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Assisted dying and the RCP poll: what do The BMJ’s readers think?

BMJ 2019; 364 doi: https://doi.org/10.1136/bmj.l787 (Published 20 February 2019) Cite this as: BMJ 2019;364:l787

Read our collection of articles on assisted dying

  1. Richard Hurley, features and debates editor
  1. The BMJ
  1. rhurley{at}bmj.com

Recent articles on assisted dying, and the current poll by the Royal College of Physicians, closing 1 March, have generated much interest on bmj.com, finds Richard Hurley

A few weeks ago the Canadian palliative care doctor Sandy Buchman documented how he personally decided to provide euthanasia to his patients,1 provoking a slew of responses on bmj.com.

Among several critical reactions was one from Williard Johnston, a family physician and assistant professor in Vancouver, who worried about “already intense social pressure” to widen the eligibility criteria for the Canadian regime “to include euthanasia of children, healthy disabled, cognitively impaired [through advance directives], and mentally ill [people].”2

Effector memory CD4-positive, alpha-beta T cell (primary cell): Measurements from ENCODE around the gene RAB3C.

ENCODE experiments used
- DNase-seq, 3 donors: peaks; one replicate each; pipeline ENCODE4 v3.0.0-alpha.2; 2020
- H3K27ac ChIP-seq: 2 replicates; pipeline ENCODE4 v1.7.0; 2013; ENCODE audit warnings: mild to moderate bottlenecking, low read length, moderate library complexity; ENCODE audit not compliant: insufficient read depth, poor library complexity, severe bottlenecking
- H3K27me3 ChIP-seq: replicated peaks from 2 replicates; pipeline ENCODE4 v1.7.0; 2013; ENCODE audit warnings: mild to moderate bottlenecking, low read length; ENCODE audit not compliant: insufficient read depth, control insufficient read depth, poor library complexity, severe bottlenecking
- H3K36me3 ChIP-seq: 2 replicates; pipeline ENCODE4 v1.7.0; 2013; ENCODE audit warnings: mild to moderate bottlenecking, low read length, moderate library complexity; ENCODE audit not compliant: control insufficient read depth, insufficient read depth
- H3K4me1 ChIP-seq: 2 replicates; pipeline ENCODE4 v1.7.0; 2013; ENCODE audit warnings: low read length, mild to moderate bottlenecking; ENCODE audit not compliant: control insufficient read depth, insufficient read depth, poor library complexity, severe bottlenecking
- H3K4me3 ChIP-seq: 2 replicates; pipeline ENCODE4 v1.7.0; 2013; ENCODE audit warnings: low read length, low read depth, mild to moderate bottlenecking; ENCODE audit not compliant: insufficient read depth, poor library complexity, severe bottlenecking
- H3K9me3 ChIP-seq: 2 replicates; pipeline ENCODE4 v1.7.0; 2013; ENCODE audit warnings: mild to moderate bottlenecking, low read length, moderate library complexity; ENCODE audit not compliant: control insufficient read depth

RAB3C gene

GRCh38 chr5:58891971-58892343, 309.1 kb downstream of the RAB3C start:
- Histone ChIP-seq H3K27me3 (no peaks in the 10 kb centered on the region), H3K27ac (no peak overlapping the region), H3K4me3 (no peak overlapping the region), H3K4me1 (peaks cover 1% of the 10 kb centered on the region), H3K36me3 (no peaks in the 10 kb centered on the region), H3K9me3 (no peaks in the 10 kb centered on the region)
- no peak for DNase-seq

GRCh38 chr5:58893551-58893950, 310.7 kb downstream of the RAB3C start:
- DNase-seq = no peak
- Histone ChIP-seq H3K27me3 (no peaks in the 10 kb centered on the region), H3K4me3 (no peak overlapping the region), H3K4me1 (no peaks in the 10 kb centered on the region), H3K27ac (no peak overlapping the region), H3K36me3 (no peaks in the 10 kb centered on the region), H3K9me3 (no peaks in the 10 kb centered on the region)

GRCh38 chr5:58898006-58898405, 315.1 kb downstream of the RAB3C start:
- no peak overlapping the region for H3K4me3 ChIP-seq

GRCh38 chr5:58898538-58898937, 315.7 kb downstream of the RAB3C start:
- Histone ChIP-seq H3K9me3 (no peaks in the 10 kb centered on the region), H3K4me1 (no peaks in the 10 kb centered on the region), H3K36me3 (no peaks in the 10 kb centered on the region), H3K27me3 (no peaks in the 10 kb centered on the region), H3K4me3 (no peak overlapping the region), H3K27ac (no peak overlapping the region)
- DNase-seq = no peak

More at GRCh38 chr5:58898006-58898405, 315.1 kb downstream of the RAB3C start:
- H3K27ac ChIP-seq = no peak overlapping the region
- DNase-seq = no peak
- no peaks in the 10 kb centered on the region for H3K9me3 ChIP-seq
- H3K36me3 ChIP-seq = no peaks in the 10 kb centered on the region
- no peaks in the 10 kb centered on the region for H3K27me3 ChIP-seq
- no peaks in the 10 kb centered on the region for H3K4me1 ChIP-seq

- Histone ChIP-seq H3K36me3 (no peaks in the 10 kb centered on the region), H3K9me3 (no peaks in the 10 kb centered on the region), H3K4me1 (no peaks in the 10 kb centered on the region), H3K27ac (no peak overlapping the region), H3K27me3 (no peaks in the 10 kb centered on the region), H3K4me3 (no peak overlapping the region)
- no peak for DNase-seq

The Canadian Medical Association’s stance of neutrality was the topic of a commentary by its vice president Jeff Blackmer.3 But Johnston had a warning cry for other countries: “Few Canadian doctors foresaw that ‘going neutral’ would guarantee the …

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